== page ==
empty gestational sac

(BLIGHTED OVUM, ANEMBRIONIC PREGNANCY)

Summary: Empty gestational sac (blighted ovum) is the pregnancy state in which the embryo is not observed, although there is a gestational sac seen in the early pregnancy months. Although there is no embryo, the placenta and membranes continue to develop, pregnancy hormones increase, and this is understood as a pregnancy still continuing. Diagnosis is made only by seeing an empty gestational sac on ultrasonography. 50% of miscarriages in the first trimester are due to blighted ovum due to chromosomal problems.
Empty Pregnancy Pouch Definition
It is also known as empty gestational sac, blighted ovum, anembryonic pregnancy. It is usually diagnosed in early pregnancy months. Although a fertilized egg attaches to the inner wall of the uterus and the cells form the gestational sac, the embryo cannot develop; The fertilized ovum cannot grow for more than six weeks and is absorbed in the uterus and disappears. Thus, fetal pole and yolk sac are not seen in the resulting blighted ovum. But the placenta and membranes continue to grow, and pregnancy development slows down.
A blighted ovum can be seen very early in pregnancy, before many women even know they are pregnant. In this case, delayed menstruation, positive pregnancy test results, vaginal drip bleeding or more severe menstrual bleeding than usual can be observed. Since beta HCG levels increase in blood and urine, women get the impression that the pregnancy is continuing.
Causes of an Empty Pregnancy Pouch
20% of diagnosed pregnancies end in miscarriage. Chromosomal abnormalities in a highly fertilized ovum can cause this condition. The most common causes of recurrent miscarriages are:
Poor quality of eggs and sperm
-Structural disorders in the uterus
– Immune responses that prevent implantation of the embryo
-Hormonal imbalance
-Blood coagulation problems.
Changes Encountered in an Empty Pregnancy Pouch
The belief that those diagnosed with a brighted ovum never have a pregnancy is false. In these cases, it is difficult to know how long the embryo lives and when it is absorbed. Women with a brighted ovum definitely have an embryo in the beginning. In early pregnancy loss, the pregnancy test still gives a positive result, as the placenta will continue to develop and secrete human chorionic gonadotropin (HCG). Pregnancy symptoms such as fatigue, nausea and breast pain are observed in the early period. Since the HCG hormone will continue to decrease in the late period, these symptoms gradually disappear and drip or normal vaginal bleeding begins. In the meantime, while the hormones are withdrawn, cramp-like pains may occur over time along with brown and red vaginal discharges. Since the uterus has not grown and developed, an empty gestational sac is observed in the ultrasound where the embryo and heartbeats are not observed.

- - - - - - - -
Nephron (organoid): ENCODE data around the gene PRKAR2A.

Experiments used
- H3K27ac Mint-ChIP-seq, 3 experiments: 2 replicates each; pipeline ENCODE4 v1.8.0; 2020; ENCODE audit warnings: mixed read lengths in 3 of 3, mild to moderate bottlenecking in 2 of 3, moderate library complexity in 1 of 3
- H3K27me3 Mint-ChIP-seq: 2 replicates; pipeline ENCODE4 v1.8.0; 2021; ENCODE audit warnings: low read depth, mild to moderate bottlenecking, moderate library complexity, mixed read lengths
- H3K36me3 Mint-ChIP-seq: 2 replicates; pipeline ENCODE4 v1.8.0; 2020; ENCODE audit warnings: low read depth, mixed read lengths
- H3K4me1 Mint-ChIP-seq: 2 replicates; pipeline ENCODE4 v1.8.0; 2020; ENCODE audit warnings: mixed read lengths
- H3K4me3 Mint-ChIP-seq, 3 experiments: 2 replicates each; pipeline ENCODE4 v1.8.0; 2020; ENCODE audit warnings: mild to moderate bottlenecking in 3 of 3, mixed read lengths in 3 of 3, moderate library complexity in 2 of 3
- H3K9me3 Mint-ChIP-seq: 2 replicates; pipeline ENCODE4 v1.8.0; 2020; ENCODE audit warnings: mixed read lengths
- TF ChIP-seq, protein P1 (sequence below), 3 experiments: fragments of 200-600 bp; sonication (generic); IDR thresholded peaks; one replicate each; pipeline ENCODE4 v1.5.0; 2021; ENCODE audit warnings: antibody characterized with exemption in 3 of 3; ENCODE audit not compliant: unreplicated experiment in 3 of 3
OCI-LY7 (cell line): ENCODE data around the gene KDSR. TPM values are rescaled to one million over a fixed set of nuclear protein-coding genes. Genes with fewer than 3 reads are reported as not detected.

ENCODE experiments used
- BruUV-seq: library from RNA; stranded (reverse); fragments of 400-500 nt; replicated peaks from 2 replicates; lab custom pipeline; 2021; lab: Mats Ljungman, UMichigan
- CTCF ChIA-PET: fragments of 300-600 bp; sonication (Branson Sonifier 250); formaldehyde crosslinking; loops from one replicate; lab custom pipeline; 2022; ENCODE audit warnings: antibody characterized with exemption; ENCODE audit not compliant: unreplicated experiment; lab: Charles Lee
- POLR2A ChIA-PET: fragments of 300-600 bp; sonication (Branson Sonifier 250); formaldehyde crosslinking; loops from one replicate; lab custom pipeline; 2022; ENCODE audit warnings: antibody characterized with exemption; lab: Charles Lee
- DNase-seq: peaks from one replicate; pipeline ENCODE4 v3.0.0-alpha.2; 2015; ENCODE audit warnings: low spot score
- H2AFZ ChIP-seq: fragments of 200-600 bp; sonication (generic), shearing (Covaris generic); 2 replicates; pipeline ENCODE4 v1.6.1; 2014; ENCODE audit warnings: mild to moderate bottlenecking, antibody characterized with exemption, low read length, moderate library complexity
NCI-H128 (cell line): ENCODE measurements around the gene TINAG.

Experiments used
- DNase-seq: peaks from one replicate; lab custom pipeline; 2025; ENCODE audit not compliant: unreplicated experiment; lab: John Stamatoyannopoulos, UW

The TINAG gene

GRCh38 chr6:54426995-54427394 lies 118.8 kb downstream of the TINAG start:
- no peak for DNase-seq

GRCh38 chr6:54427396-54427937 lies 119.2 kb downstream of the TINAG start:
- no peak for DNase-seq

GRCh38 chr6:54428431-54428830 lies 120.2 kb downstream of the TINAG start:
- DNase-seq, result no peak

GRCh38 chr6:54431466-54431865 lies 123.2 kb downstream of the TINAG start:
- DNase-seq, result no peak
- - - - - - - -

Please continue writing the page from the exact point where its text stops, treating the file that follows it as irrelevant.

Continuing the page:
In a normal pregnancy, gestational sac can be seen at 4.5 weeks at the earliest in ultrasonic examination, Yolk sac can be observed at around 5 weeks and embryo at 5.5 weeks. The pregnancy hormone HCG, made by the cells that make up the placenta, can be detected for the first time in the blood 11 days after conception, and in the urine 12-14 days later. Generally, the HCG level doubles every 48-72 hours. HCG level 8-11. peaks during pregnancy weeks. This level decreases during the remainder of pregnancy, but an early decrease may confirm pregnancy loss or the possibility of a blighted ovum. When the brighted ovum is determined, the next pregnancy will go up to 80-85% term. On average, 50% of all miscarriages result in a brighted ovum.
Empty Pregnancy Sac Treatment
In practice, especially the progesterone level should be followed closely so that the empty gestational sac, which is thought to develop due to low hormone levels, does not recur in the next pregnancy. This situation can be prevented with hormonal treatments such as progesterone. In cases of recurrent miscarriage, it is necessary to resort to assisted reproductive methods (IVF) to rule out genetic problems. Abortion may not be necessary after every diagnosis of blighted ovum. If all the pieces are removed with bleeding and no material remains in the uterus, abortion is not required. However, if a piece remains in the uterus, it may cause infection and thus adhesion of the inner wall of the uterus. Abortion (D/C) procedure can be decided both for this reason and to reveal the cause of miscarriage by performing pathological and genetic examination of the incoming material. In some cases, medications can be used to accelerate the miscarriage event. Even two weeks after the abortion during the waiting period, it may be advisable to protect against the possibility of ovulation (ovulation) with contraceptives.
Preventing Empty Gestational Sac Formation
Blighted ovum cannot be prevented and once encountered, the probability of encountering again in future pregnancies is very low.
Although it is not always possible to prevent the formation of an empty gestational sac, prenatal care should be done regularly before pregnancy in order to prevent early miscarriage, any chronic disease should be controlled, preventable risk factors such as smoking and drinking alcohol should be avoided. Genetic research can be done in couples who have lost. In this case, it is recommended to have regular menstruation two to three times before getting pregnant again.

Kiss. Dr. Kutlugul Yuksel
Gynecology and Obstetrics Specialist
Note: Article Written Date: 24.11.2011

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